[Coral-List] Coastal acidification and coral reefs

Katie Shamberger katie.shamberger at tamu.edu
Tue Aug 24 23:23:59 UTC 2021

Hello all,

We encourage abstract submissions to our hybrid (online and in-person)
Ocean Sciences Meeting 2022 session.  We are particularly interest in
calcifying ecosystems, including coral reefs, and interacting stressors.
CB12 Coastal Acidification in a Multistressor Ocean

The OSM 2022 abstract submission deadline is 11:59 pm EDT on Wednesday,
September 29th.

The full session description is below and you can find it in the OSM 2022
program with the Coastal and Estuarine Biology and Biogeochemistry sessions
(scroll down to CB12) here
<https://www.aslo.org/osm2022/scientific-sessions/#cb> (

We are very excited for this interdisciplinary session and look forward to
receiving your abstracts!
CB12 Coastal Acidification in a Multistressor Ocean

Session Format: Hybrid

Katie Shamberger, @Katie Shamberger
katie.shamberger at tamu.edu
Andrea Kealoha, @Andrea Kealoha
<https://www.oainfoexchange.org/members/people/370>, andreake at hawaii.edu
Simone Alin, @Simone Alin
<https://www.oainfoexchange.org/members/people/280>, simone.r.alin at noaa.gov
<%E2%80%9Dsimone.r.alin at noaa.gov>
Marjorie Friedrichs, @Marjorie Friedrichs
<https://www.oainfoexchange.org/members/people/1889> , marjy at vims.edu
<%E2%80%9Dmarjy at vims.edu>
Claudia Mazur, @Claudia Mazur
<https://www.oainfoexchange.org/members/people/39441> , cmazur at bu.edu
<%E2%80%9Dcmazur at bu.edu>

Ocean acidification refers to the increase in seawater carbon dioxide (CO2)
and accompanying decrease in pH, calcium carbonate saturation state (Ω),
and carbonate ion concentration driven by oceanic uptake of anthropogenic
CO2 from the atmosphere. Ocean acidification, in concert with other climate
change impacts (e.g. warming, deoxygenation, changing current patterns), is
altering the biogeochemical cycling of the global ocean, with numerous
negative impacts on marine organisms, ecosystems, and associated ecosystem
services. In addition to these global stressors, the coastal ocean is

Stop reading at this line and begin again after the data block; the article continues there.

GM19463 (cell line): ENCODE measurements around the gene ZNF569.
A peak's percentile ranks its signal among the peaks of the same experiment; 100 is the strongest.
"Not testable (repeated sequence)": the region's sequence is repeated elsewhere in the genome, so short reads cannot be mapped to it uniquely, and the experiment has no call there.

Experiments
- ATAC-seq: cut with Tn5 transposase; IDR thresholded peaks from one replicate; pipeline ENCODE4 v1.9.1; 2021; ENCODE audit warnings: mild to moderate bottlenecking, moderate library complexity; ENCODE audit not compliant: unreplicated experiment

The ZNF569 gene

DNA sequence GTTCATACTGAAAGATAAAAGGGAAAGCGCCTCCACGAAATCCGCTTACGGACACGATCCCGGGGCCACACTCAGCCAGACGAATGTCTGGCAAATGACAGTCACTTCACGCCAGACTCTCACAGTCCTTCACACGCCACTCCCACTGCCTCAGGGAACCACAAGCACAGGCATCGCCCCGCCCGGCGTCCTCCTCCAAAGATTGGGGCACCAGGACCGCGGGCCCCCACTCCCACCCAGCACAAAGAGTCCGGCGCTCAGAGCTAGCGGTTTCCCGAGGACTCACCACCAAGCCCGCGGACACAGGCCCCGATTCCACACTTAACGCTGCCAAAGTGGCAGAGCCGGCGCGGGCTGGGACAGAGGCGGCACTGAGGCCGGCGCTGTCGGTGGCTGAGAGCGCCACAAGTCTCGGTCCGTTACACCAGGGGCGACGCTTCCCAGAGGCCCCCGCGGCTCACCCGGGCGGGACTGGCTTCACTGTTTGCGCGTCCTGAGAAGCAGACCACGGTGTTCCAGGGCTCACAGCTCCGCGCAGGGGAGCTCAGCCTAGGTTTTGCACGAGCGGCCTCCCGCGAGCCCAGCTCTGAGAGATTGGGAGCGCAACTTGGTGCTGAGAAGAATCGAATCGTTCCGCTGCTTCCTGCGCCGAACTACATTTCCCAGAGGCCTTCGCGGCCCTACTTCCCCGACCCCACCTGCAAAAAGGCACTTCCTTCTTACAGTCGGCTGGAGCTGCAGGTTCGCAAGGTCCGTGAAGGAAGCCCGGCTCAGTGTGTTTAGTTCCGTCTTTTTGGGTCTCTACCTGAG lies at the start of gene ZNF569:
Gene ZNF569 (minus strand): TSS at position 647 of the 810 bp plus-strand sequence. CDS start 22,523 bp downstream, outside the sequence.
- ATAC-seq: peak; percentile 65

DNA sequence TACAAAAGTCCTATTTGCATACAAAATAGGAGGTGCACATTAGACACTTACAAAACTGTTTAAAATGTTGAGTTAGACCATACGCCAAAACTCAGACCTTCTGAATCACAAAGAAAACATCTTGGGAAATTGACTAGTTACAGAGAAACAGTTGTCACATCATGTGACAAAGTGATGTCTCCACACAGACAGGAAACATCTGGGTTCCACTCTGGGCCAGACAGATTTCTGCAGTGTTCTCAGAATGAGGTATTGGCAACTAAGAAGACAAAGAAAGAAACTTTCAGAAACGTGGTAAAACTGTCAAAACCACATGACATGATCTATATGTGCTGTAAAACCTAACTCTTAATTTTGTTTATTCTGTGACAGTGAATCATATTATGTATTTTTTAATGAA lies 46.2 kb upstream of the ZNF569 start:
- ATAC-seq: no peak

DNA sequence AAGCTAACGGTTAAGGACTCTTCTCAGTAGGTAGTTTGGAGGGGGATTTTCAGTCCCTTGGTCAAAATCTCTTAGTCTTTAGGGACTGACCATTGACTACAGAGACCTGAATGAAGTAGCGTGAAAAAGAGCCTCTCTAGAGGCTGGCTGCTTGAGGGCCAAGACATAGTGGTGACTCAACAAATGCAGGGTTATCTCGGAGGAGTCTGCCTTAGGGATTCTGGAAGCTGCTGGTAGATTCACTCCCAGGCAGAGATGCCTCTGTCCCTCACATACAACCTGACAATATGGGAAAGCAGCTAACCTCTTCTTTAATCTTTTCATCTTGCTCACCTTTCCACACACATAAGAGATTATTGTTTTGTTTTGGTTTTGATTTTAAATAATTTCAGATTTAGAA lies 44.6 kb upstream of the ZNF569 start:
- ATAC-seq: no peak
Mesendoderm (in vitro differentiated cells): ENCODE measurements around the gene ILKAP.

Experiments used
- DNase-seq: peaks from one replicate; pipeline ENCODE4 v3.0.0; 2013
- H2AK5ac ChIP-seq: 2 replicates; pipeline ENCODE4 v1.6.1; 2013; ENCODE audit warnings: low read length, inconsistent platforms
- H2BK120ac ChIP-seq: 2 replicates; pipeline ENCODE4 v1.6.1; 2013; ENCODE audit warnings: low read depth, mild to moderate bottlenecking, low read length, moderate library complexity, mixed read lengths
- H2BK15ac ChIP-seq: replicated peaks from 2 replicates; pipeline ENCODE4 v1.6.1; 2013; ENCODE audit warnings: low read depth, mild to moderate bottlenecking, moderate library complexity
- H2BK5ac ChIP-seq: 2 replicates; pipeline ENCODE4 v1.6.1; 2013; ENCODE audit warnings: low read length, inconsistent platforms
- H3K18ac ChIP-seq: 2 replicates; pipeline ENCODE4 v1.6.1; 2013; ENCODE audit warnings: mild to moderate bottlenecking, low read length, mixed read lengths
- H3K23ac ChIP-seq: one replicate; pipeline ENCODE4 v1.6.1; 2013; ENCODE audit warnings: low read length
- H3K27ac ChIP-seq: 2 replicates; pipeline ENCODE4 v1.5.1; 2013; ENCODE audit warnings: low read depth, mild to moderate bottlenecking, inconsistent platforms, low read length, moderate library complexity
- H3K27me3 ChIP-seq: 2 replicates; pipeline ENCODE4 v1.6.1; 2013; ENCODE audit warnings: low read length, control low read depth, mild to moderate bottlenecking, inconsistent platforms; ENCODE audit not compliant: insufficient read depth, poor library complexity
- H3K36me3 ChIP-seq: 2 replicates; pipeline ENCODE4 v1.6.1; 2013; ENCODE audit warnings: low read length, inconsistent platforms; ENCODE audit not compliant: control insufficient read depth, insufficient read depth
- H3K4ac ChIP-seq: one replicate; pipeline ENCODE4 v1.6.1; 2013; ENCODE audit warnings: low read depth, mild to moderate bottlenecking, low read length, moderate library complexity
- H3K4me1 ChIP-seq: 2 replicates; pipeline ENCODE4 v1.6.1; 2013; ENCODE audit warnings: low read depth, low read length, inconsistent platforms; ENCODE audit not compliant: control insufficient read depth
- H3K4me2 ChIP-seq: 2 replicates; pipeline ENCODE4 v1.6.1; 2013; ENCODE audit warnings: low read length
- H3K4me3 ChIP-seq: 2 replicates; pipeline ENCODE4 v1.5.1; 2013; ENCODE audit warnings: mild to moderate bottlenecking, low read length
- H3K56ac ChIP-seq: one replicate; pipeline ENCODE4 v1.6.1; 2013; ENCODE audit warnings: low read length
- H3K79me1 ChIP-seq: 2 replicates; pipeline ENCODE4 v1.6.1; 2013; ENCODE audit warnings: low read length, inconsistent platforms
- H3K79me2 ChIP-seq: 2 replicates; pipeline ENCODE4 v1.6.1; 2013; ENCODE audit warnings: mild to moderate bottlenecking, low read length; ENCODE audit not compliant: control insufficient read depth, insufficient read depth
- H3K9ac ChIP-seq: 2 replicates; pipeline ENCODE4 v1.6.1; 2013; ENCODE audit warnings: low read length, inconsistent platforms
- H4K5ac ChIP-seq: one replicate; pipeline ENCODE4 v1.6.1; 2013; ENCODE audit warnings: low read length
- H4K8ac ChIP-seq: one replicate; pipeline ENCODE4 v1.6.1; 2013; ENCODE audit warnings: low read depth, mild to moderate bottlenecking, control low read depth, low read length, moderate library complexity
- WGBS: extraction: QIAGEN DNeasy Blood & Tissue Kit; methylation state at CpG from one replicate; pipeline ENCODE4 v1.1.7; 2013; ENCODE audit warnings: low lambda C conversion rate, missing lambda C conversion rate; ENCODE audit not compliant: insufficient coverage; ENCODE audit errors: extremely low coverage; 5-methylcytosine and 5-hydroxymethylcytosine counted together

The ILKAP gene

subject to a wide range of local anthropogenic stressors that can
exacerbate or ameliorate acidification of coastal waters. For example,
land-use changes can alter freshwater input, nutrient loading, and
sedimentation, leading to changes in pelagic and benthic production, which
can cause concurrent hypoxia and acidification, and affect seawater CO2,
pH, and Ω. Further, global and local processes interact to affect coastal
acidification in ways that are currently difficult to predict. For example,
changes in precipitation patterns can alter carbon cycling through changes
in freshwater input to the coastal ocean. Increasing tropical storm
intensity and precipitation can enhance delivery of land-based nutrients,
causing changes in biological production. Shifts in large scale wind
patterns may affect stratification, coastal upwelling, and bottom water
acidification. Ocean warming causes coral bleaching events that alter the
metabolism and carbon cycling of coral reef ecosystems. This session
explores the multitude of ways global and local stressors combine to affect
estuarine and coastal carbon cycling and acidification, and the current and
future implications for coastal ocean ecosystems. We welcome observational,
numerical modeling, and experimental laboratory and field studies from all
coastal ocean regions, with particular interest in calcifying ecosystems
and interacting stressors.

Cross listed Tracks: Air-Sea Interactions; Climate and Ocean Change;
Coastal and Estuarine Hydrodynamics and Sediment Processes; Coastal and
Estuarine Biology and Biogeochemistry; Islands and Reefs; Ocean Biology and
Biogeochemistry; Ocean Modeling; Physical-Biological Interactions

Keywords: Biogeochemical cycles, processes, and modeling; Impacts of global
change; Carbon cycling

Kathryn E. F. Shamberger *(she/her)*
Assistant Professor
Department of Oceanography
Texas A&M University
College Station, TX 77843
katie.shamberger at tamu.edu

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